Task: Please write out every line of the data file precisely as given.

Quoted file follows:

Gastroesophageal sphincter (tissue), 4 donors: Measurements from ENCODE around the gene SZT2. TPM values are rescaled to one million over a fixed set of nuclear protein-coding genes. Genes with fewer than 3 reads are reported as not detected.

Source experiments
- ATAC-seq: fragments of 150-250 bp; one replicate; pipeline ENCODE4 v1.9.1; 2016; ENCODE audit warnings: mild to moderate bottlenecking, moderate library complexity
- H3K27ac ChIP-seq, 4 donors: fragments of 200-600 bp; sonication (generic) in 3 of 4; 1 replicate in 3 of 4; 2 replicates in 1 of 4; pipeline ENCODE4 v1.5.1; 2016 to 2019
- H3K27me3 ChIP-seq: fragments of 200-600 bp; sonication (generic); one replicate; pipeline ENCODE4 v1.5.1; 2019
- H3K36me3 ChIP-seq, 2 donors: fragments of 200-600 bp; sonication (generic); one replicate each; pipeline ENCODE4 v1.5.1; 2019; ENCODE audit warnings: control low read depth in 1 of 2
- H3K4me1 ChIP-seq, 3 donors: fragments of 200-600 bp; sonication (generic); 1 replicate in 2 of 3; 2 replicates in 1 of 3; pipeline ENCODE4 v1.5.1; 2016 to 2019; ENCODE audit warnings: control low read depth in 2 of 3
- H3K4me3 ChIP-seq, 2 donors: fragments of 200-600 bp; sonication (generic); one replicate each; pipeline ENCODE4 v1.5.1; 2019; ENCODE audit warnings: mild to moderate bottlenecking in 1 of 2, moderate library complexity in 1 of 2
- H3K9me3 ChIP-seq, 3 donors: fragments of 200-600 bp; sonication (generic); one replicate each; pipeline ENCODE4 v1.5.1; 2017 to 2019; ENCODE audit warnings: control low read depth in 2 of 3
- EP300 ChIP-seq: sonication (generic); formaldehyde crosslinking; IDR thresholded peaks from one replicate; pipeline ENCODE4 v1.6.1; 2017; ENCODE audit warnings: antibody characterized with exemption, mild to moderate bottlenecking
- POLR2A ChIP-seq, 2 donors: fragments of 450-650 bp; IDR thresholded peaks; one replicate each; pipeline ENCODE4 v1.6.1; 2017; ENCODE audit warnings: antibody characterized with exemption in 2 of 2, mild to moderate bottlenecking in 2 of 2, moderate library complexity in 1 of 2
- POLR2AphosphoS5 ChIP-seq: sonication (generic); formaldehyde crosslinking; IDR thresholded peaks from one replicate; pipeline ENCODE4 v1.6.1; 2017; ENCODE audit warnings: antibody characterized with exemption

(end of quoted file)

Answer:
Gastroesophageal sphincter (tissue), 4 donors: Measurements from ENCODE around the gene SZT2. TPM values are rescaled to one million over a fixed set of nuclear protein-coding genes. Genes with fewer than 3 reads are reported as not detected.

Source experiments
- ATAC-seq: fragments of 150-250 bp; one replicate; pipeline ENCODE4 v1.9.1; 2016; ENCODE audit warnings: mild to moderate bottlenecking, moderate library complexity
- H3K27ac ChIP-seq, 4 donors: fragments of 200-600 bp; sonication (generic) in 3 of 4; 1 replicate in 3 of 4; 2 replicates in 1 of 4; pipeline ENCODE4 v1.5.1; 2016 to 2019
- H3K27me3 ChIP-seq: fragments of 200-600 bp; sonication (generic); one replicate; pipeline ENCODE4 v1.5.1; 2019
- H3K36me3 ChIP-seq, 2 donors: fragments of 200-600 bp; sonication (generic); one replicate each; pipeline ENCODE4 v1.5.1; 2019; ENCODE audit warnings: control low read depth in 1 of 2
- H3K4me1 ChIP-seq, 3 donors: fragments of 200-600 bp; sonication (generic); 1 replicate in 2 of 3; 2 replicates in 1 of 3; pipeline ENCODE4 v1.5.1; 2016 to 2019; ENCODE audit warnings: control low read depth in 2 of 3
- H3K4me3 ChIP-seq, 2 donors: fragments of 200-600 bp; sonication (generic); one replicate each; pipeline ENCODE4 v1.5.1; 2019; ENCODE audit warnings: mild to moderate bottlenecking in 1 of 2, moderate library complexity in 1 of 2
- H3K9me3 ChIP-seq, 3 donors: fragments of 200-600 bp; sonication (generic); one replicate each; pipeline ENCODE4 v1.5.1; 2017 to 2019; ENCODE audit warnings: control low read depth in 2 of 3
- EP300 ChIP-seq: sonication (generic); formaldehyde crosslinking; IDR thresholded peaks from one replicate; pipeline ENCODE4 v1.6.1; 2017; ENCODE audit warnings: antibody characterized with exemption, mild to moderate bottlenecking
- POLR2A ChIP-seq, 2 donors: fragments of 450-650 bp; IDR thresholded peaks; one replicate each; pipeline ENCODE4 v1.6.1; 2017; ENCODE audit warnings: antibody characterized with exemption in 2 of 2, mild to moderate bottlenecking in 2 of 2, moderate library complexity in 1 of 2
- POLR2AphosphoS5 ChIP-seq: sonication (generic); formaldehyde crosslinking; IDR thresholded peaks from one replicate; pipeline ENCODE4 v1.6.1; 2017; ENCODE audit warnings: antibody characterized with exemption